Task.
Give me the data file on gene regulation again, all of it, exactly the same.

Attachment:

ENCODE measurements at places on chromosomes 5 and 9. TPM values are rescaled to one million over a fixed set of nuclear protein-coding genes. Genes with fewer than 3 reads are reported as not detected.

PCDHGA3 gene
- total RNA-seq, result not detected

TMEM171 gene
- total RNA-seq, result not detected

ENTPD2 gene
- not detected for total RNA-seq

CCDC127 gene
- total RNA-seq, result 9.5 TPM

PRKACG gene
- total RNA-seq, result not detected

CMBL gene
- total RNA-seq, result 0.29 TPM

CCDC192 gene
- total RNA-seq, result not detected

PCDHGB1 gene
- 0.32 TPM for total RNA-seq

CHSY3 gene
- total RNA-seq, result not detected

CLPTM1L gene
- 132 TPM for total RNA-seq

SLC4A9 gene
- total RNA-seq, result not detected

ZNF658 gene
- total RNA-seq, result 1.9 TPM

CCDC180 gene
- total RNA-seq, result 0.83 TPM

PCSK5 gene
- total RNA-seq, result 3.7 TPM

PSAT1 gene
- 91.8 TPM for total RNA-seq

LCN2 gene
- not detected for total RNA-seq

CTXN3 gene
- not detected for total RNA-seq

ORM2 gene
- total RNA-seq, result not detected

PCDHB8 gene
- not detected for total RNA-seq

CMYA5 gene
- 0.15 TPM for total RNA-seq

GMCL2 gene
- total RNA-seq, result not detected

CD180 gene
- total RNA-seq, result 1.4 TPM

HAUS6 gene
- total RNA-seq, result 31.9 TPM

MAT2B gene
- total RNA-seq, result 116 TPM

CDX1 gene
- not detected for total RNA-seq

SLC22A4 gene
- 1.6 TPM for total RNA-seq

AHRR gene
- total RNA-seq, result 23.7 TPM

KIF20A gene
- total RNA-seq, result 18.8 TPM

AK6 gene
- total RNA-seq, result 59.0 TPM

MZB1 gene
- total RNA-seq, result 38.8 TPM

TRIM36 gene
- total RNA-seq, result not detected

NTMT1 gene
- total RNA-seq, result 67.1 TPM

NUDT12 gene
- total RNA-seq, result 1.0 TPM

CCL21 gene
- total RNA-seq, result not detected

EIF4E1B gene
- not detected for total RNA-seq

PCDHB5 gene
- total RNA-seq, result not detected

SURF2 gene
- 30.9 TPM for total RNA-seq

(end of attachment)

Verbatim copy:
ENCODE measurements at places on chromosomes 5 and 9. TPM values are rescaled to one million over a fixed set of nuclear protein-coding genes. Genes with fewer than 3 reads are reported as not detected.

PCDHGA3 gene
- total RNA-seq, result not detected

TMEM171 gene
- total RNA-seq, result not detected

ENTPD2 gene
- not detected for total RNA-seq

CCDC127 gene
- total RNA-seq, result 9.5 TPM

PRKACG gene
- total RNA-seq, result not detected

CMBL gene
- total RNA-seq, result 0.29 TPM

CCDC192 gene
- total RNA-seq, result not detected

PCDHGB1 gene
- 0.32 TPM for total RNA-seq

CHSY3 gene
- total RNA-seq, result not detected

CLPTM1L gene
- 132 TPM for total RNA-seq

SLC4A9 gene
- total RNA-seq, result not detected

ZNF658 gene
- total RNA-seq, result 1.9 TPM

CCDC180 gene
- total RNA-seq, result 0.83 TPM

PCSK5 gene
- total RNA-seq, result 3.7 TPM

PSAT1 gene
- 91.8 TPM for total RNA-seq

LCN2 gene
- not detected for total RNA-seq

CTXN3 gene
- not detected for total RNA-seq

ORM2 gene
- total RNA-seq, result not detected

PCDHB8 gene
- not detected for total RNA-seq

CMYA5 gene
- 0.15 TPM for total RNA-seq

GMCL2 gene
- total RNA-seq, result not detected

CD180 gene
- total RNA-seq, result 1.4 TPM

HAUS6 gene
- total RNA-seq, result 31.9 TPM

MAT2B gene
- total RNA-seq, result 116 TPM

CDX1 gene
- not detected for total RNA-seq

SLC22A4 gene
- 1.6 TPM for total RNA-seq

AHRR gene
- total RNA-seq, result 23.7 TPM

KIF20A gene
- total RNA-seq, result 18.8 TPM

AK6 gene
- total RNA-seq, result 59.0 TPM

MZB1 gene
- total RNA-seq, result 38.8 TPM

TRIM36 gene
- total RNA-seq, result not detected

NTMT1 gene
- total RNA-seq, result 67.1 TPM

NUDT12 gene
- total RNA-seq, result 1.0 TPM

CCL21 gene
- total RNA-seq, result not detected

EIF4E1B gene
- not detected for total RNA-seq

PCDHB5 gene
- total RNA-seq, result not detected

SURF2 gene
- 30.9 TPM for total RNA-seq